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. Last Updated: 07/27/2016

Premier Appeals for Calm in Protest




Prime Minister Yevgeny Primakov asked protesters to respect the law and "not to rock our common boat" during Wednesday's national day of protest, while the justice minister warned that incitements to violence or revolution could bring criminal charges.


In a televised address Tuesday evening, Primakov reminded long-suffering citizens of his new government's vows to pay off back wages and pensions, and said that "the way out of the crisis for Russia is calm and concord, it's stability and discipline, it's obeying the Constitution."


Calling on people "to solve our most important problems together," Primakov agreed that the unpaid workers taking to the streets "have reason for dissatisfaction" but urged them "not to rock our common boat in this all-too-stormy sea."


Communist leaders and trade union officials called for marchers and strikers to remain peaceful while they insisted on the resignation of President Boris Yeltsin and demanded billions of rubles in back wages.


Similar national protests over the past two years have been peaceful and drawn far fewer people than organizers predicted. But this year's atmosphere has been charged by the recent ruble collapse, which has further eroded the miserable wages and savings of Russia's workers, many of whom have not been paid for months.


Justice Minister Pavel Krasheninnikov urged protest participants "to be calm, be tolerant of views that do not coincide with theirs."


Justice Ministry officials will be alert for sedition or calls to violence, he said at a news conference.


"I want to warn that the authorities will very attentively watch tomorrow's events," he said. "If any violations of law take place, be it calls for forcibly changing the constitutional order, be it other actions, the Justice Ministry and Interior Ministry bodies will very thoroughly monitor this and draw their conclusions."


In a warning shot, Krasheninnikov said his ministry had asked prosecutors to investigate the possibility of charges against State Duma Deputy Albert Makashov and others for inflammatory remarks made at Sunday's commemoration of the bloody October 1993 confrontation between Yeltsin and the Soviet-era parliament.


Krasheninnikov said ministry officials had met with representatives of over 50 groups last week. In particular, he said Viktor Anpilov, head of the radical leftist Working Russia movement, had said he would not engage in civil disobedience. Along with Justice Ministry officials being sent to observe Wednesday's rallies, Communist leaders said they too were asking their followers to carry cameras and document any provocations or violence.


Mainstream Communist Party head Gennady Zyuganov called for a disciplined show of disgust with Yeltsin. "It's in our interest for the protest action to be powerful, peaceful and well-organized," he said in an interview in the Komsomolskaya Pravda newspaper.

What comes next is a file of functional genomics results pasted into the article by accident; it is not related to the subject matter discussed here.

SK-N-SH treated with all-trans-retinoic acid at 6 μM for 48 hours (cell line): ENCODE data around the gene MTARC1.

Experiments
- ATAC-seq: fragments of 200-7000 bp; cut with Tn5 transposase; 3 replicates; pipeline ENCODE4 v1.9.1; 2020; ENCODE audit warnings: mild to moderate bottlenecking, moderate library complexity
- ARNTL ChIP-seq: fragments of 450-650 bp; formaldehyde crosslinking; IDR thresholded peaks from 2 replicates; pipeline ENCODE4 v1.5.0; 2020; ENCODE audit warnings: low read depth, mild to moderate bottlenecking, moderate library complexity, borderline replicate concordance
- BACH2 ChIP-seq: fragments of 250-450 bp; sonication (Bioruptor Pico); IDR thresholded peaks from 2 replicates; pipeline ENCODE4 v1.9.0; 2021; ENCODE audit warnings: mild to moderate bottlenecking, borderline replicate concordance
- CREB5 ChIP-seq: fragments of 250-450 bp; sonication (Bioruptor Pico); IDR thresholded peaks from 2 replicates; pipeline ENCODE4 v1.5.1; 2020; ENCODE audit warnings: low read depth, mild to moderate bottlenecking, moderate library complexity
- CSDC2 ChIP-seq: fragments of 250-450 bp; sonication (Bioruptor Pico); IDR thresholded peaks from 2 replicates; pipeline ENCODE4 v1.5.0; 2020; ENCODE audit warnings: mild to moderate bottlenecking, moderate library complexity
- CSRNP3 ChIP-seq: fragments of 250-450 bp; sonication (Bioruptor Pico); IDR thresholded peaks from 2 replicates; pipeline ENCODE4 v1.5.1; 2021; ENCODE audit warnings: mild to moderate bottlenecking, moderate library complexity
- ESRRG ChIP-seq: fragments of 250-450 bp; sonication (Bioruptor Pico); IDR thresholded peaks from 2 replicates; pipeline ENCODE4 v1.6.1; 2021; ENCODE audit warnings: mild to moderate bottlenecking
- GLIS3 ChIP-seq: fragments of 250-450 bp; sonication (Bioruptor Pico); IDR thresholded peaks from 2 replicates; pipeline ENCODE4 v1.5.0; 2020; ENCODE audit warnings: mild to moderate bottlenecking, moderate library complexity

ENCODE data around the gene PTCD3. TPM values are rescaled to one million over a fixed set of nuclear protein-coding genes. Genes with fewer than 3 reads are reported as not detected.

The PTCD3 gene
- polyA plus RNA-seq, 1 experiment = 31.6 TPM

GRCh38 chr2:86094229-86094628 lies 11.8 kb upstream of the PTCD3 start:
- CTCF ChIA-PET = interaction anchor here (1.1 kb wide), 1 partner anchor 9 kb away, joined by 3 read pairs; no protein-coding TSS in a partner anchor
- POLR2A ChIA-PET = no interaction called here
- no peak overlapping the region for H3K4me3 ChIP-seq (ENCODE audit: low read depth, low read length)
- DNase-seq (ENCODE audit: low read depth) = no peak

Zyuganov said that 40 million of Russia's 150 million people would take part, and that 45 regional governors would turn out for the leftist cause. Union officials said that 9 million would strike and as many as 28 million would participate in marches and other actions.


Earlier protests have fallen far short of organizer's predictions, with the government saying only 1.8 million turned out for a similar protest in March 1997, though union leaders said there were 20 million participants.


Yegor Stroyev, centrist chairman of the upper house of parliament and governor of the Oryol region, said the day of protest would be more a chance for people to express their unhappiness over the economy than a display of radicalism.


"The political pressure has been largely relieved by the new government, which openly admits that it is not possible to rid the country of its troubles quickly," Stroyev was quoted as saying by Itar-Tass.


The Communists supported the nomination of Primakov less than a month ago and hardly seem bent on revolution, though they continue to press for Yeltsin's removal by resignation or impeachment.


Yeltsin, politically weakened by the economic crisis, has been pushed to the sidelines of politics, though he retains enormous powers on paper.


Gennady Seleznyov, the moderate Communist speaker of the State Duma, parliament's lower house, said he would not take part in Wednesday's protest since he would be busy chairing a legislative session. "The Duma will work as usual on Oct. 7," he said.


Others not taking part include cosmonauts Gennady Padalka and Sergei Avdeyev aboard the Mir space station, although some space agency personnel not involved in the flight might join street marches, Itar-Tass reported.


"The cosmonauts also feel the shortage of funds, since their scientific program has been curtailed and their supply ship is late - so I think they support the economic demands of the protesters," deputy flight director Viktor Blagov was quoted as saying by Itar-Tass.


Armed forces personnel- who also often go unpaid - are legally entitled to take part, but only when off duty. "We hope that military servicemen abide by laws and will have enough strong will to participate in the protest actions only when off duty," said Vladislav Putilin, chief of the General Staff's organization and mobilization department.


However, "only time will tell whether they participate or not," he said. "I don't think there will be mass participation."